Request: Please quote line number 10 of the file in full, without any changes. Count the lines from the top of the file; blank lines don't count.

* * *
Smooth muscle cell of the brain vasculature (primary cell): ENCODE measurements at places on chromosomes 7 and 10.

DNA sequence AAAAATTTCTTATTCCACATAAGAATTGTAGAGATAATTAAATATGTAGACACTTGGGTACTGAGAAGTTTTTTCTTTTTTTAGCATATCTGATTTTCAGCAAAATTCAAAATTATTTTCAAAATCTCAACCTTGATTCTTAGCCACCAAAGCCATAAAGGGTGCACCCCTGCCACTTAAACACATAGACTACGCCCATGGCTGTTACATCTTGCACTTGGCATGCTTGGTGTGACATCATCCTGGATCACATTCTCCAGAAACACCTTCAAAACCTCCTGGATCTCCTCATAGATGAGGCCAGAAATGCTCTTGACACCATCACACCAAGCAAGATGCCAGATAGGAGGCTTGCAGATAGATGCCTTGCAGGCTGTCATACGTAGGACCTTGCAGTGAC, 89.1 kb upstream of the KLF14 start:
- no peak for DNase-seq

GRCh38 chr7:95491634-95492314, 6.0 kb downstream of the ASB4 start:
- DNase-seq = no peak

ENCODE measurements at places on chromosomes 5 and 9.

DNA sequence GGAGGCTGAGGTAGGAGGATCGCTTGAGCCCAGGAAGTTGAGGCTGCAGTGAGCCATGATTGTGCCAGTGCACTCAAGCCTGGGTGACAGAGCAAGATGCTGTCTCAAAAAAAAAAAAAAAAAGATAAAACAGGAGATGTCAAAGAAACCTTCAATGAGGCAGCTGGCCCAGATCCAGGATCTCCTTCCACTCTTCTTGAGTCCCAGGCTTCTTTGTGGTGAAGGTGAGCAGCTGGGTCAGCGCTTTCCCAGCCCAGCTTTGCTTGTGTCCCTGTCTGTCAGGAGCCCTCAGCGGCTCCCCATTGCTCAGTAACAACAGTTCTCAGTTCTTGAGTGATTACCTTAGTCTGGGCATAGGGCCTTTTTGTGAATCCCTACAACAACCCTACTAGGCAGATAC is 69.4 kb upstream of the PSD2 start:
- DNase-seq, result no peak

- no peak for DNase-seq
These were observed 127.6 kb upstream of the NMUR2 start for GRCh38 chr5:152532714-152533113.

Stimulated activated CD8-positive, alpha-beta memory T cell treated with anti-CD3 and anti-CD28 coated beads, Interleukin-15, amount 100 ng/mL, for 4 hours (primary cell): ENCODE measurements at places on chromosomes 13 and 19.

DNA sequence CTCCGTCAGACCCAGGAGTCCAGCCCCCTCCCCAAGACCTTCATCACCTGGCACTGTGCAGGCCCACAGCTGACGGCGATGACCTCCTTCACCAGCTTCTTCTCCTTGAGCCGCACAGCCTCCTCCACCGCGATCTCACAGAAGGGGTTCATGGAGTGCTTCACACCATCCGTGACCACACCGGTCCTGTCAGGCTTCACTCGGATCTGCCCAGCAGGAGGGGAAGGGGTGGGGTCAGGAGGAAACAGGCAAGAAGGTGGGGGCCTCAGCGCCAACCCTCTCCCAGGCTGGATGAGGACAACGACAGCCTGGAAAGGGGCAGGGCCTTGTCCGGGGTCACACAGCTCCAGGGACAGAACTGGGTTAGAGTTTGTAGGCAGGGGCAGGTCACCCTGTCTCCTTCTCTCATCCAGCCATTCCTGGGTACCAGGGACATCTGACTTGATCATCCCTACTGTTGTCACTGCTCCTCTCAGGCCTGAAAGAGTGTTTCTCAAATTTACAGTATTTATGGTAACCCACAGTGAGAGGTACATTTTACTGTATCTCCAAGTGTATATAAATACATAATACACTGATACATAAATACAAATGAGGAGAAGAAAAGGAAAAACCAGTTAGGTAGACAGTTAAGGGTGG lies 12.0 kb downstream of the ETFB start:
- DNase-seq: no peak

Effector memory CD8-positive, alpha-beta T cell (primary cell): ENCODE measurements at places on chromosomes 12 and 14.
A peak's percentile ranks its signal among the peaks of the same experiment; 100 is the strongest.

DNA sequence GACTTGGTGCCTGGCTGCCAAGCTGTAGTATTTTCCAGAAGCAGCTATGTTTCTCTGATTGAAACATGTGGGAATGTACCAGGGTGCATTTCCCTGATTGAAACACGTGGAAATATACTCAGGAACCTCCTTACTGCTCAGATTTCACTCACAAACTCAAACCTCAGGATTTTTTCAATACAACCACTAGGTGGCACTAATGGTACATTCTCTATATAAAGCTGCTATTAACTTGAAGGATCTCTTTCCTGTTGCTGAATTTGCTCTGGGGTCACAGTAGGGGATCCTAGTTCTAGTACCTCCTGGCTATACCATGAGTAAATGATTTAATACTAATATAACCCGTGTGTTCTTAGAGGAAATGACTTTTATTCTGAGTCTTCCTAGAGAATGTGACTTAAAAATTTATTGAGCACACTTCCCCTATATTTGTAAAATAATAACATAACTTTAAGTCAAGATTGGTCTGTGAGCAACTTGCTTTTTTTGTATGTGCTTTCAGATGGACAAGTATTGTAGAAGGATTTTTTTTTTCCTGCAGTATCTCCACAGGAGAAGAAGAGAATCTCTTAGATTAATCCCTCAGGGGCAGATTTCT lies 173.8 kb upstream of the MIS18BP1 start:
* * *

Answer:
These were observed 127.6 kb upstream of the NMUR2 start for GRCh38 chr5:152532714-152533113.